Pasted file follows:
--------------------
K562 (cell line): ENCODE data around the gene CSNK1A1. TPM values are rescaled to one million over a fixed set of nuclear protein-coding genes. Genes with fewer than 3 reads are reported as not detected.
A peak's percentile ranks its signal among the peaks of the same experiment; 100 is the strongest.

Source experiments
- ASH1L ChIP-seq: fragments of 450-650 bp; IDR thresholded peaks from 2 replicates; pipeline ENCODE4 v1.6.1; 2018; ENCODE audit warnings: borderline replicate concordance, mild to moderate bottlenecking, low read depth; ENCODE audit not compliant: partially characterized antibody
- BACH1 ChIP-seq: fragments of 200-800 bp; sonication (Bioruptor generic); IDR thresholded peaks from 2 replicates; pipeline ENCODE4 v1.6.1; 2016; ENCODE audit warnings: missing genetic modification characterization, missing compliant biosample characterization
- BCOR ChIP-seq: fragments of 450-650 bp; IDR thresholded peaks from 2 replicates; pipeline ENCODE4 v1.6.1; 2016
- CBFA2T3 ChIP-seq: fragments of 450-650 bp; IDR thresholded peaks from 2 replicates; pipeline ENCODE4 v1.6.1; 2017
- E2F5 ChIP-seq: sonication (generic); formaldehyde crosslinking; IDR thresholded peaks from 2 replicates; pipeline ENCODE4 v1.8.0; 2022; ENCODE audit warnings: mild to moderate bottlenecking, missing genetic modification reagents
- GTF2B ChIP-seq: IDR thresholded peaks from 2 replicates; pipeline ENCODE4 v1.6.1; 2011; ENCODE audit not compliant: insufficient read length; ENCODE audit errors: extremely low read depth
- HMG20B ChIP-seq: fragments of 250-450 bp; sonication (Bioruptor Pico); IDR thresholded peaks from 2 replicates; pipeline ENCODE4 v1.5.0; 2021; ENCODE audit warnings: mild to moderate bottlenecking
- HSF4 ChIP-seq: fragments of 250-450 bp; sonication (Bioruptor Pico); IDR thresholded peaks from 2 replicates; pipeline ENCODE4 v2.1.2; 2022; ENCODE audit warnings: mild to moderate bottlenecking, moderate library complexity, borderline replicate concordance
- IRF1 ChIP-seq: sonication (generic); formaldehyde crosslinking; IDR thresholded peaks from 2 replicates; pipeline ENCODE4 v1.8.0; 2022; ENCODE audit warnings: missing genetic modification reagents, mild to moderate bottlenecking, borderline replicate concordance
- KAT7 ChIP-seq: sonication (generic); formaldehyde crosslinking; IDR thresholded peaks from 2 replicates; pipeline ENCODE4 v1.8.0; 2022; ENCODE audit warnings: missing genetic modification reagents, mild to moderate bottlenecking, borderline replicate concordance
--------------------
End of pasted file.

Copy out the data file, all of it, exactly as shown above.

K562 (cell line): ENCODE data around the gene CSNK1A1. TPM values are rescaled to one million over a fixed set of nuclear protein-coding genes. Genes with fewer than 3 reads are reported as not detected.
A peak's percentile ranks its signal among the peaks of the same experiment; 100 is the strongest.

Source experiments
- ASH1L ChIP-seq: fragments of 450-650 bp; IDR thresholded peaks from 2 replicates; pipeline ENCODE4 v1.6.1; 2018; ENCODE audit warnings: borderline replicate concordance, mild to moderate bottlenecking, low read depth; ENCODE audit not compliant: partially characterized antibody
- BACH1 ChIP-seq: fragments of 200-800 bp; sonication (Bioruptor generic); IDR thresholded peaks from 2 replicates; pipeline ENCODE4 v1.6.1; 2016; ENCODE audit warnings: missing genetic modification characterization, missing compliant biosample characterization
- BCOR ChIP-seq: fragments of 450-650 bp; IDR thresholded peaks from 2 replicates; pipeline ENCODE4 v1.6.1; 2016
- CBFA2T3 ChIP-seq: fragments of 450-650 bp; IDR thresholded peaks from 2 replicates; pipeline ENCODE4 v1.6.1; 2017
- E2F5 ChIP-seq: sonication (generic); formaldehyde crosslinking; IDR thresholded peaks from 2 replicates; pipeline ENCODE4 v1.8.0; 2022; ENCODE audit warnings: mild to moderate bottlenecking, missing genetic modification reagents
- GTF2B ChIP-seq: IDR thresholded peaks from 2 replicates; pipeline ENCODE4 v1.6.1; 2011; ENCODE audit not compliant: insufficient read length; ENCODE audit errors: extremely low read depth
- HMG20B ChIP-seq: fragments of 250-450 bp; sonication (Bioruptor Pico); IDR thresholded peaks from 2 replicates; pipeline ENCODE4 v1.5.0; 2021; ENCODE audit warnings: mild to moderate bottlenecking
- HSF4 ChIP-seq: fragments of 250-450 bp; sonication (Bioruptor Pico); IDR thresholded peaks from 2 replicates; pipeline ENCODE4 v2.1.2; 2022; ENCODE audit warnings: mild to moderate bottlenecking, moderate library complexity, borderline replicate concordance
- IRF1 ChIP-seq: sonication (generic); formaldehyde crosslinking; IDR thresholded peaks from 2 replicates; pipeline ENCODE4 v1.8.0; 2022; ENCODE audit warnings: missing genetic modification reagents, mild to moderate bottlenecking, borderline replicate concordance
- KAT7 ChIP-seq: sonication (generic); formaldehyde crosslinking; IDR thresholded peaks from 2 replicates; pipeline ENCODE4 v1.8.0; 2022; ENCODE audit warnings: missing genetic modification reagents, mild to moderate bottlenecking, borderline replicate concordance